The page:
Given that the letters H and D are in the name of the HP Slate 7 HD, it is clear where one of the HP's biggest selling points is.
Backed up by Beats Audio, there is little to suggest that the HP Slate 7 HD hasn't been designed with watching movies in mind.
The screen certainly lives up to its billing: it's both bright and crisp, although it lacks the same pop and sparkle that accompanies full HD tablet screens.
I found that the screen struggled when out in direct sunlight. Whilst trying to snap photos, the Slate 7 HD's screen was impossible to see, unless I held my hand up to shield some of the light from the screen.
This is something that will prove frustrating, especially if you want to browse the web whilst out and about.
Feel the beat
Beats Audio is also pushed into the tablet, thanks to a collaboration that has seen the technology pushed into a wide range of HP products, including a variety of laptops.
This did make the sound richer when pushed through headphones, although a certain amount of this will depend on what headphones you are using.
Pumping the sound out of the external speaker is a completely different story. The Slate 7 HD suffers from a similar problem as was found when watching movies on the Sony Xperia Z1: the speaker placement.
Whilst this is fine when you want to just blast out some music, it is totally different when you're sat holding the tablet.
I found it very disorientating having all the sound entering one ear, so much so that I would definitely recommend investing in some decent headphones if you plan on watching a lot of movies or shows on the Slate 7 HD.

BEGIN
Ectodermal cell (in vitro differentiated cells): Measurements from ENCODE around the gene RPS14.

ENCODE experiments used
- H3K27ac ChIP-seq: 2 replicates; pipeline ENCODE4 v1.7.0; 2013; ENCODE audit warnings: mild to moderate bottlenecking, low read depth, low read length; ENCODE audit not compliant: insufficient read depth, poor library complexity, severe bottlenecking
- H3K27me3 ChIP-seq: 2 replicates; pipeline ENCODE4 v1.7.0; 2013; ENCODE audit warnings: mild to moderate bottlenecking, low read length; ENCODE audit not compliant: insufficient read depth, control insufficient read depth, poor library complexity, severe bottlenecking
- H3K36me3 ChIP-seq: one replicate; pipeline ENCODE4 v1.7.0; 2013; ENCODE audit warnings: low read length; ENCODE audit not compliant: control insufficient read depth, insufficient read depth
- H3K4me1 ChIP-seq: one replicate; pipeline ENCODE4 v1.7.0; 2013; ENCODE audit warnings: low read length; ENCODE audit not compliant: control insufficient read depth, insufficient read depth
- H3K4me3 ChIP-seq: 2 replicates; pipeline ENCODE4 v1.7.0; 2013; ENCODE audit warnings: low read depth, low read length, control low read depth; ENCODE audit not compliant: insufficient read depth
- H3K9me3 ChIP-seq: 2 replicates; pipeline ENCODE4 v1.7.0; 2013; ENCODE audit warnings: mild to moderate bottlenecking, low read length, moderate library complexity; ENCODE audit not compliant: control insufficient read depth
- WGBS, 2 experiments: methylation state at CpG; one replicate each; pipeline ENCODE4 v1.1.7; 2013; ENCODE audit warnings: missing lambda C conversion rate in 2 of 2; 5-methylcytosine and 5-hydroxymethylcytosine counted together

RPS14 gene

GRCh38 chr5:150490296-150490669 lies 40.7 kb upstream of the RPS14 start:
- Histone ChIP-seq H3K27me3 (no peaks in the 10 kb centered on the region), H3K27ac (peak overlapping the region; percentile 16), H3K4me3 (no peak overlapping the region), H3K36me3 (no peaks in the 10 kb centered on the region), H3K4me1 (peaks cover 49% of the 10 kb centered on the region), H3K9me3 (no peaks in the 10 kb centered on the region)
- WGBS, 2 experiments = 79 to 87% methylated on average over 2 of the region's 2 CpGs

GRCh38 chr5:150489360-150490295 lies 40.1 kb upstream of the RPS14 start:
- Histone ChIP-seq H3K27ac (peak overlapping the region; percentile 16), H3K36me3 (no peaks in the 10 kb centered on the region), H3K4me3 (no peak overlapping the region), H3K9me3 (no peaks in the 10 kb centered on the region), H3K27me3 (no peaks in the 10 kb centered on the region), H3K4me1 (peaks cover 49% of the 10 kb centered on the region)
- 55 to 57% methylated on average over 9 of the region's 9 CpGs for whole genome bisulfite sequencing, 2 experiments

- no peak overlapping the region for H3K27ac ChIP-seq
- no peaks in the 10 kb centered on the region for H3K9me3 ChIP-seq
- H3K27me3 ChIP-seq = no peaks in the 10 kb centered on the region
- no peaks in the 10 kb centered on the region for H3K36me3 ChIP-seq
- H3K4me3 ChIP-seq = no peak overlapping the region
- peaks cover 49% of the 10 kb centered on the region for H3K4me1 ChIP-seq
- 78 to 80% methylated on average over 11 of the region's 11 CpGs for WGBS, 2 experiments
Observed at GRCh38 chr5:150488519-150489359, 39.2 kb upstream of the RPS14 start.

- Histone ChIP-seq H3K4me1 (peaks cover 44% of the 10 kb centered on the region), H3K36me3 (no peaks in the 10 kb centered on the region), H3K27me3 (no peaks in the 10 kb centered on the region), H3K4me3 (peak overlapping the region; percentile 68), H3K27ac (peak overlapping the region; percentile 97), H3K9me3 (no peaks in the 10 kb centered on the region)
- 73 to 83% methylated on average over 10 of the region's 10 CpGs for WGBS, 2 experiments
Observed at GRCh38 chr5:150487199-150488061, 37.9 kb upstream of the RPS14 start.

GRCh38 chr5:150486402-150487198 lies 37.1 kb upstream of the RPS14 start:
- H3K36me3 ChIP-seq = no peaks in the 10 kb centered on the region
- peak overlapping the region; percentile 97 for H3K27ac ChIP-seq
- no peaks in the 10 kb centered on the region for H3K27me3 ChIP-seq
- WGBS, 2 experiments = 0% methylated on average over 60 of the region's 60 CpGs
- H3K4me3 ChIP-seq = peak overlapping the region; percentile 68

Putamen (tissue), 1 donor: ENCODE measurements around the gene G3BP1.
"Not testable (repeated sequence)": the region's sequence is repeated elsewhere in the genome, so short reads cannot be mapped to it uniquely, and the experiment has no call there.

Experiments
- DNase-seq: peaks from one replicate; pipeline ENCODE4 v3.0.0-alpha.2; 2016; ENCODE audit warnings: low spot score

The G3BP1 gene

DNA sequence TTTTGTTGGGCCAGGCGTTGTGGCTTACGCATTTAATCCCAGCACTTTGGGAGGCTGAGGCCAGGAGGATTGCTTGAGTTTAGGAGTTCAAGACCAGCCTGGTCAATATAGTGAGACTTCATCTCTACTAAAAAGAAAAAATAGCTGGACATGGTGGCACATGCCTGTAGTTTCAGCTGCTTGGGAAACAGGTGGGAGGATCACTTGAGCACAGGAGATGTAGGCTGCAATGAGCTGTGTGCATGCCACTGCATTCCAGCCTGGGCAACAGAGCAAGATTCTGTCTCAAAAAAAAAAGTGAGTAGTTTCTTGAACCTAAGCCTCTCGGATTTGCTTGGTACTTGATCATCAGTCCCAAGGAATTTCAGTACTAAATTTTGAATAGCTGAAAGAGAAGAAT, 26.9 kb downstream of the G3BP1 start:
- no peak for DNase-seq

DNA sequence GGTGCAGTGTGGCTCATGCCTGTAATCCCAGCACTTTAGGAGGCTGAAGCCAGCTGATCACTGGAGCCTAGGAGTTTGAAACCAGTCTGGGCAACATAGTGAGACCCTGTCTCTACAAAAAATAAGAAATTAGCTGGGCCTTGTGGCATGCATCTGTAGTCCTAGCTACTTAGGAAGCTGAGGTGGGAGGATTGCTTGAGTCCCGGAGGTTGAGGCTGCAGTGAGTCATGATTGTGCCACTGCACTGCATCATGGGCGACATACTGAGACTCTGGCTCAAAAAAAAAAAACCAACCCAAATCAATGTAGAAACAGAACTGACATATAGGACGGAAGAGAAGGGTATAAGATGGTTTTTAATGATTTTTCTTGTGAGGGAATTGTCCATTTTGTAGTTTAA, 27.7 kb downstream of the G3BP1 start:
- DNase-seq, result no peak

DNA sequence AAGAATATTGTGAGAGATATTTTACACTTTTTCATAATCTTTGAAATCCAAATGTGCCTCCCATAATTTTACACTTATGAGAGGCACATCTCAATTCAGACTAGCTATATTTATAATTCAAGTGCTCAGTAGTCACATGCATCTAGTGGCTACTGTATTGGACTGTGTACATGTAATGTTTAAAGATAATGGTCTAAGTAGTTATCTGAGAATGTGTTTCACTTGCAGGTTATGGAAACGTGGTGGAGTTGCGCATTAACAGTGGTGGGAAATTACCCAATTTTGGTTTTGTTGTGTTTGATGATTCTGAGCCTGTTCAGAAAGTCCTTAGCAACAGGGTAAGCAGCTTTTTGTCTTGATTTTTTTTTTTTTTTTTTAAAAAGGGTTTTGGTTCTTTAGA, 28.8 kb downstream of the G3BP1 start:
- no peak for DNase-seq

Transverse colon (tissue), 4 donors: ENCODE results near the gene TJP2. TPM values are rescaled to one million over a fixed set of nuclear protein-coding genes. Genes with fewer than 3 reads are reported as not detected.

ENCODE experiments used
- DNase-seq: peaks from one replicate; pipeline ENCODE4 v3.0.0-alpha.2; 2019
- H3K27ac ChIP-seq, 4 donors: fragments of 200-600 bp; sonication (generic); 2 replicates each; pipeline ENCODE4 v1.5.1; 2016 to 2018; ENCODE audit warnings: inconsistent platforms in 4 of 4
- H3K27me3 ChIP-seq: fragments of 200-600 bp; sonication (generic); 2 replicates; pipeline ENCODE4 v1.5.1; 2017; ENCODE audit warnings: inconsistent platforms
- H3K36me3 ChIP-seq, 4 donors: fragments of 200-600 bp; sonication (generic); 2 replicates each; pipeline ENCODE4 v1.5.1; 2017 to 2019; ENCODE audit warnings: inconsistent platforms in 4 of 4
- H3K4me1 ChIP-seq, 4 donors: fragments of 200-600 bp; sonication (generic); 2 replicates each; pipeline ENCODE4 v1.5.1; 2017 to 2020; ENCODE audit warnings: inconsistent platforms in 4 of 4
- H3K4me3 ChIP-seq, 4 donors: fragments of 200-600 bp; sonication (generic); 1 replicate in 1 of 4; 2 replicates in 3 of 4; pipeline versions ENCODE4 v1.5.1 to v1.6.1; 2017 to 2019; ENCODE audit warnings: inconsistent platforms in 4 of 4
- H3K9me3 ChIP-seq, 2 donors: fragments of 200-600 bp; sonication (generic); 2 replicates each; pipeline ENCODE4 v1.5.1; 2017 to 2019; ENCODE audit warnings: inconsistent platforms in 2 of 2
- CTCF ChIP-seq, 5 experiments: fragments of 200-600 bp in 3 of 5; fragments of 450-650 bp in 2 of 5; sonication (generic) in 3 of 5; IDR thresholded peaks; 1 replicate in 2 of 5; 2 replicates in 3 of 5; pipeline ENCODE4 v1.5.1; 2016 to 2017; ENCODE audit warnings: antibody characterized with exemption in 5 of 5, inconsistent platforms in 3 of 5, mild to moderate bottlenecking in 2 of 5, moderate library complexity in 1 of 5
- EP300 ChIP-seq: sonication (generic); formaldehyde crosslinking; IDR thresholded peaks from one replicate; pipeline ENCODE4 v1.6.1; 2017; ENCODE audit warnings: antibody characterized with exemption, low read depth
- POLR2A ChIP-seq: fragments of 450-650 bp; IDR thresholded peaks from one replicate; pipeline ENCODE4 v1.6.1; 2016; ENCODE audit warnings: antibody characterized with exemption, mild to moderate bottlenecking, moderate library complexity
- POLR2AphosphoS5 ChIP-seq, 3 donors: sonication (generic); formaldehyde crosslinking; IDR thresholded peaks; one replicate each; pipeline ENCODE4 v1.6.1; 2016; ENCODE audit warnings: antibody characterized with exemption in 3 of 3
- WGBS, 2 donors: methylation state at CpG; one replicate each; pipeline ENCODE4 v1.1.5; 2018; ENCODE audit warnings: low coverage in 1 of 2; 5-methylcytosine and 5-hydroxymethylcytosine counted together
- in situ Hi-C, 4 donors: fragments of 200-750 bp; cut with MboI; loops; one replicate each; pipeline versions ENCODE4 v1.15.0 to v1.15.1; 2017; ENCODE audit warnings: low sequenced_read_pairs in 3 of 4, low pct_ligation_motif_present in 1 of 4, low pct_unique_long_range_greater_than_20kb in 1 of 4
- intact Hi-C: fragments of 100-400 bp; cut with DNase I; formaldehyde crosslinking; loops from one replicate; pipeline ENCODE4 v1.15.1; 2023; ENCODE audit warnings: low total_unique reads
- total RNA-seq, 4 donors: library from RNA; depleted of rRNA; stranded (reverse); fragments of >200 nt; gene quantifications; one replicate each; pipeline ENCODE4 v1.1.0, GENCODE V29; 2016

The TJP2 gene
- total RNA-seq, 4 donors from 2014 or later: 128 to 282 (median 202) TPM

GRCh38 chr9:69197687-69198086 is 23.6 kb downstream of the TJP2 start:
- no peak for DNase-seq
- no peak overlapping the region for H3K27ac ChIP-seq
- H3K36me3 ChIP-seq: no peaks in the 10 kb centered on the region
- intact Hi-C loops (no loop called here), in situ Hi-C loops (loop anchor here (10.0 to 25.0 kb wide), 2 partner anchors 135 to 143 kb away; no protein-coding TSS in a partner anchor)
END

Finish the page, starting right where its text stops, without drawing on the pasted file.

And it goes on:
The other key area that HP will try to capture you with is its 3G Data pass. Selecting this option provides you with a 3G connection of 250MB per month for two years, through a supplied SIM card. Whilst this is a reasonable price, I do wonder just how much data you might get through in a month.
Heavy users who plan on streaming movies or TV shows through the likes of BBC iPlayer will struggle with only 250MB per month, although it's ideal for casual web browsing and sending the odd email whilst out and about on the morning commute.
Pricing will also undoubtedly be another area that the Slate 7 HD will look to compete in. At a mere £169 (about $282, AU$312), it is one of the cheapest tablets on the market, especially with that data package thrown in.
Given the price of the iPad Mini 2 (16GB model is £319, $399, AU$479 for the Wi-Fi only and £419, $529, AU$629 for cellular), the 7 HD has a strong case.
Unfortunately, though, I think the HP Slate 7 HD will struggle in comparison to its more established Android-toting rivals, especially given the low price of the Kindle Fire HD and Kindle Fire HDX.
Both can be found around the same price, and with higher-powered internal components.